In a way, "Archer's Quest" is a historical novel. Sure it takes place in 1999, but that still places it firmly in the past. Park starts with a particularly interesting situation. You're in your bedroom, bored, and suddenly a hero from the past is looking to put an arrow in your heart. A great start, but a difficult one. Since the story must take place in the course of a single day, and since Kevin is such a realistic character that Park's afraid to ever put him into too much trouble, the story's action is downplayed. The most we get is an encounter with a real tiger, a race from a negligible enemy, and a run across a highway when the traffic has already been stopped. Her "villain" isn't even that villainous. Just misguided. Of course, limiting the action is Park's style. Therefore, if you've a kid who really got into "A Single Shard" or (more logically) "Project Mulberry", they are bound to enjoy this story just as much, if not more.

The concept of a historical or fictional figure bumming around the present isn't new, of course. Everything from "Bill and Ted's Excellent Adventure" to "Inkheart" has used it to their advantage. Where Park diverges from the ordinary is in making her hero a Korean folk-hero. Kids who've never had the opportunity to learn of the adventures of Chu-mong will find much to learn about here. In this way, the book pairs nicely with another recent historical-man-to-whom-folk-tales-have-been-attached character, Dick Whittington, in Alan Armstrong's, "Whittington".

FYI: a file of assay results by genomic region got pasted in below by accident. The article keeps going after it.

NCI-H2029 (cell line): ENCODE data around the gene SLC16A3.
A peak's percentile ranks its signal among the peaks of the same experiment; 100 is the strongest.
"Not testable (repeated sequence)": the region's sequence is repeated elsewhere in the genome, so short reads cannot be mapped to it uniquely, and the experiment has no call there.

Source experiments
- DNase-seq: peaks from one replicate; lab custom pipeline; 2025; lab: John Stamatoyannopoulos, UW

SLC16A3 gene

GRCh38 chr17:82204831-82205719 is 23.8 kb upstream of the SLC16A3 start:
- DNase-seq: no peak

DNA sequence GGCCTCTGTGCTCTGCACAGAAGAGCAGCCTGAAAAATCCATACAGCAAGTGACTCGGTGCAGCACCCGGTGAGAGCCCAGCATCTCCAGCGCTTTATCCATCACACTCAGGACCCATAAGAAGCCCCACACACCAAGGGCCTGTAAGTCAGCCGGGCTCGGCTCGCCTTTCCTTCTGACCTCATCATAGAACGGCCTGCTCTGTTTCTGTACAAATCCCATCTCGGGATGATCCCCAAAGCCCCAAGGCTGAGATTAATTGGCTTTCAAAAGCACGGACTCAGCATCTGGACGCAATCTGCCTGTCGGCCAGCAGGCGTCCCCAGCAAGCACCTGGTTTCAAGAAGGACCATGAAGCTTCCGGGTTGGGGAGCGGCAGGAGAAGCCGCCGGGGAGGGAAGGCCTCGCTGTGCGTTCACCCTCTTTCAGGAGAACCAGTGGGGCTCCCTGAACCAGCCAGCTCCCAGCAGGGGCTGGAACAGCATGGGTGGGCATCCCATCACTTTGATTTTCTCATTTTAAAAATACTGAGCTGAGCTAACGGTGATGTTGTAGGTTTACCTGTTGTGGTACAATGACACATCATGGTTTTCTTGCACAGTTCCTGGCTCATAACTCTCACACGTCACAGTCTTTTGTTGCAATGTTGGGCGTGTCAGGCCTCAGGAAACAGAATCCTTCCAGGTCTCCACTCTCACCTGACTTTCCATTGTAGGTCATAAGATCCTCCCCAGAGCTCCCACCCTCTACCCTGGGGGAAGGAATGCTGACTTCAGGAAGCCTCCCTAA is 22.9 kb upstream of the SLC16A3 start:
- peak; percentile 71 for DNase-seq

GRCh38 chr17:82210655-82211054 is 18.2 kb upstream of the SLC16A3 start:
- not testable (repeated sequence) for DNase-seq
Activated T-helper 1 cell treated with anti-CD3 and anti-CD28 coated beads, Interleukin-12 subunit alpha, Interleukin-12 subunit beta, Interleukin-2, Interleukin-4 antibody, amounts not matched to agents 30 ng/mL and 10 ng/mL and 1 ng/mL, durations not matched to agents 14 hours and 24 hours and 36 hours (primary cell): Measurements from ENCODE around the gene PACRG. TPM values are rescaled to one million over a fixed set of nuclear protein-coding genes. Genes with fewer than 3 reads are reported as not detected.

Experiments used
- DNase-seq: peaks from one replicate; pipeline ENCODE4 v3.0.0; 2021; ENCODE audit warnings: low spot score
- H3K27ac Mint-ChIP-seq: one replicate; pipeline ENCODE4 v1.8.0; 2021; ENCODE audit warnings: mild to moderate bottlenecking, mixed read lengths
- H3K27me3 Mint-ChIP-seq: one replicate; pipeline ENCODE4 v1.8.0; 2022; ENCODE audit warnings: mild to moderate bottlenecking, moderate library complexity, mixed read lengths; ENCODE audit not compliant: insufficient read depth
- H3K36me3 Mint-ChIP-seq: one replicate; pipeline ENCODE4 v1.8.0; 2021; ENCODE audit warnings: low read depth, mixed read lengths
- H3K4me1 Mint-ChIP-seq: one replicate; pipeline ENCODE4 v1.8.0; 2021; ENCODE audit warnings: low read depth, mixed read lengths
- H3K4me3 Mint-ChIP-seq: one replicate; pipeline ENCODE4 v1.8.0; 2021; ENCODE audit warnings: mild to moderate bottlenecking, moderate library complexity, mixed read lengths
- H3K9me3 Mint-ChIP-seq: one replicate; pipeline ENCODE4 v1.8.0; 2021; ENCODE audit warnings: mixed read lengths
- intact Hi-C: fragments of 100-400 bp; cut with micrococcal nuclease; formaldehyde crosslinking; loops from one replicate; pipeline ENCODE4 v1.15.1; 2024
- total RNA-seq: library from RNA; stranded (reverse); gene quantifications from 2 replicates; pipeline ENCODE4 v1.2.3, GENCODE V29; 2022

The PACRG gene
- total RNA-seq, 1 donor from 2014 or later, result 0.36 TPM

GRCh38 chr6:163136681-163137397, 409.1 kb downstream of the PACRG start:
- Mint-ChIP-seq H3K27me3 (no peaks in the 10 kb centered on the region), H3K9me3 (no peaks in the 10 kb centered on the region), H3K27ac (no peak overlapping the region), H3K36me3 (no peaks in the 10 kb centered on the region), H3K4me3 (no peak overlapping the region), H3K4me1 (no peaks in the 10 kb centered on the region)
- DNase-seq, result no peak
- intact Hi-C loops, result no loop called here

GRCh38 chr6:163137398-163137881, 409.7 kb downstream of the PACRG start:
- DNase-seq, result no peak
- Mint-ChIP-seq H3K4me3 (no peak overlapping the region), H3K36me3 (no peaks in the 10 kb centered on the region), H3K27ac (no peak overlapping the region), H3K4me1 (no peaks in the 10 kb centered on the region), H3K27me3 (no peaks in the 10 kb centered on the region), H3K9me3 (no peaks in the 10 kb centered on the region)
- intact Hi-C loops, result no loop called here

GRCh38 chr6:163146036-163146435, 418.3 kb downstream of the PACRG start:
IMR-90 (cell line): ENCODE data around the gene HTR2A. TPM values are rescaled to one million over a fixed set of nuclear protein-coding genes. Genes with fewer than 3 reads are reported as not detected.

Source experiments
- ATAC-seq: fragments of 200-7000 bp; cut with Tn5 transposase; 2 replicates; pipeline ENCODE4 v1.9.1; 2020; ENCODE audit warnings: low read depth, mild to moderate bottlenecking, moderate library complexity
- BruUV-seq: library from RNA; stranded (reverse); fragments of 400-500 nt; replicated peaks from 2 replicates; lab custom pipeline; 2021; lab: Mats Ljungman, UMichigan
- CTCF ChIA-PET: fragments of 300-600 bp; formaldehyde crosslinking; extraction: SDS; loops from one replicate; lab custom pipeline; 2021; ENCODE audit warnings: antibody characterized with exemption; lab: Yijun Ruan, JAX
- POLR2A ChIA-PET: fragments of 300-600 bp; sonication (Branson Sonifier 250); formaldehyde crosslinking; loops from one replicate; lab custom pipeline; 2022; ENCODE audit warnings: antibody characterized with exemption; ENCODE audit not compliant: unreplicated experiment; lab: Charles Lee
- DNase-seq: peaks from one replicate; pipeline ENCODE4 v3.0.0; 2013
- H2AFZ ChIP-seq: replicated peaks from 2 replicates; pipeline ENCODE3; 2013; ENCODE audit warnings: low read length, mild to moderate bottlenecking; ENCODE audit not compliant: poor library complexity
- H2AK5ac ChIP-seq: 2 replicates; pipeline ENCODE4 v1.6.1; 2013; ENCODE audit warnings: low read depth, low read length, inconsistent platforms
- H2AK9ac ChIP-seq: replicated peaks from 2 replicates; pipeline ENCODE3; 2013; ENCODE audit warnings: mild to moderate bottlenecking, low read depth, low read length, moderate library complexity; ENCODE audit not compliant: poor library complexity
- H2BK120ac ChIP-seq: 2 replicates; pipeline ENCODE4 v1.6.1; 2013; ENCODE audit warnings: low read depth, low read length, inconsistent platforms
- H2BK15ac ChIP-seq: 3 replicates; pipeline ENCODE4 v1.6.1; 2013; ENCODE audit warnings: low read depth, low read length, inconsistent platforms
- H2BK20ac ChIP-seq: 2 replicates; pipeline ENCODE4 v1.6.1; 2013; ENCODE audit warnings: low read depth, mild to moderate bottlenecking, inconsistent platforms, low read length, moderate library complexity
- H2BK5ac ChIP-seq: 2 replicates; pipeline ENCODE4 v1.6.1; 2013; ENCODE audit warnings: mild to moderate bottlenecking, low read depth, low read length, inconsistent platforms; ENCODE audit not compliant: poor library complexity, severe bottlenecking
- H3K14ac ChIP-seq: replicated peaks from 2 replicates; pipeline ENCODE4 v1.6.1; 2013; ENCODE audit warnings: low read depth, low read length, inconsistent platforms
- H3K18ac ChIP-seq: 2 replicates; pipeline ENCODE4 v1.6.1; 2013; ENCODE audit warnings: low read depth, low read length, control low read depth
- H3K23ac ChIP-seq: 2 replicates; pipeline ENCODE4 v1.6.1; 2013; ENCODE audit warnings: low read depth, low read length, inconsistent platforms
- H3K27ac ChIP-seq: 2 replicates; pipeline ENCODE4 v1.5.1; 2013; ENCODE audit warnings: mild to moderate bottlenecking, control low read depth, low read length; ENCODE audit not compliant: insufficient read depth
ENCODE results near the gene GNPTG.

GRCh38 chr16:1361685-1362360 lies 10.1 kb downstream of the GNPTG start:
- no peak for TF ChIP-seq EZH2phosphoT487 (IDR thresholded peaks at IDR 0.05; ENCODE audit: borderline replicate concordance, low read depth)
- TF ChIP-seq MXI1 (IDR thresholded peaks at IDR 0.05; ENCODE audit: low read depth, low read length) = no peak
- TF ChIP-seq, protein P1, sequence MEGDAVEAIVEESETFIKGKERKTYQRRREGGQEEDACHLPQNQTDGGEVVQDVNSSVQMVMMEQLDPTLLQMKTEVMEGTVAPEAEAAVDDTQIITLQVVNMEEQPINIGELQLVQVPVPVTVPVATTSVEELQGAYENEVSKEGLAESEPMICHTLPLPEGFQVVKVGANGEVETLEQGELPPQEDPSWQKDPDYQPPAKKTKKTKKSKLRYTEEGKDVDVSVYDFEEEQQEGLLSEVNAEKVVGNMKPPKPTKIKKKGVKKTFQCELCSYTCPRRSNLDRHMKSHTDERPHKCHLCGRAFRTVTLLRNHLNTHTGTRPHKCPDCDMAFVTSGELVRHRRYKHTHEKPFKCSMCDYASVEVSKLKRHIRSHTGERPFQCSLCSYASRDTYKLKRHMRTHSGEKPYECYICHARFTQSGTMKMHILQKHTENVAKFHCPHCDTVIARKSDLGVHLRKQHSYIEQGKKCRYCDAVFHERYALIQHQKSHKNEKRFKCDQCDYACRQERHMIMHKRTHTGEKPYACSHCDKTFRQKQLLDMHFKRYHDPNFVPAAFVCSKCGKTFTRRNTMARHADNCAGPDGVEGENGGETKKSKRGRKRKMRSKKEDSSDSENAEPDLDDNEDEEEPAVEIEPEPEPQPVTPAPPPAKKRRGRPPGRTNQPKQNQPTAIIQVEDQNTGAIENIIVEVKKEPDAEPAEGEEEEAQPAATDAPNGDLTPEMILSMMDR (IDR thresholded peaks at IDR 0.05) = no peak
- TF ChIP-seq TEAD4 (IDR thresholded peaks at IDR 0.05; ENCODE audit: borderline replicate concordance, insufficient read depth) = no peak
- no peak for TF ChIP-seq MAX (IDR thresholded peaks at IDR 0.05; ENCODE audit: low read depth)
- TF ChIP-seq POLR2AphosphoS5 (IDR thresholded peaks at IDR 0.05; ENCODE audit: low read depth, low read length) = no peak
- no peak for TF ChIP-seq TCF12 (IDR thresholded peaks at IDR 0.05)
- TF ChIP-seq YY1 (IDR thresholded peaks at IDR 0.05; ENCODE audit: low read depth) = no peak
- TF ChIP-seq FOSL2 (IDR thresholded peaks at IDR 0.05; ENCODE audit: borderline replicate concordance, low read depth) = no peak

Ever attentive to supporting her stories with fact, Park includes a section on math in this story, while another attends to details involving Chu-mong, tigers, and RIT, and a bit on the zodiac. A Chinese Zodiac is located at the end of the book, and here I had a real problem with the book. Some children's books that discuss the Zodiac do what "Archer's Quest" did here and include each year with the dates ascribed to that year. For example, "The Rooster's Antlers: A Story of the Chinese Zodiac" by Eric A. Kimmel, includes a bunch of dates that fall within different animal years. The book is useful because these dates go a decade or two into the future. "Archer's Quest" on the other hand, stops at February 4, 2000. That's all well and good if the kiddies want to know what animal is ascribed to the year of their birth, but does absolutely no good if they want to know what the current year in the zodiac is. Obviously it stops around 1999 because that's when the story takes place. However, it would be heads and tales more interesting if it bothered to go a little bit into the future. Even if it were just a decade.

None of this is to say that the book doesn't make for a good read. Linda Sue Park is first and foremost a premier children's book author and don't let anyone tell you otherwise. I just wish that this book had gotten a little more work done on it. It reads beautifully and will give a lot of enjoyment to some kids with the whole time-travel aspect. For others it will start out well, then peter off into the dull. A nice title but not my favorite Park accomplishment.


At 2:34 PM , Blogger Jackie Parker said...

You're right, it sounds like Bill & Ted meets Jumanji.

At 5:18 PM , Blogger fusenumber8 said...

Well, I mean, it is better than that. Well-written. Interesting characters. Just not my favorite Park outing thus far.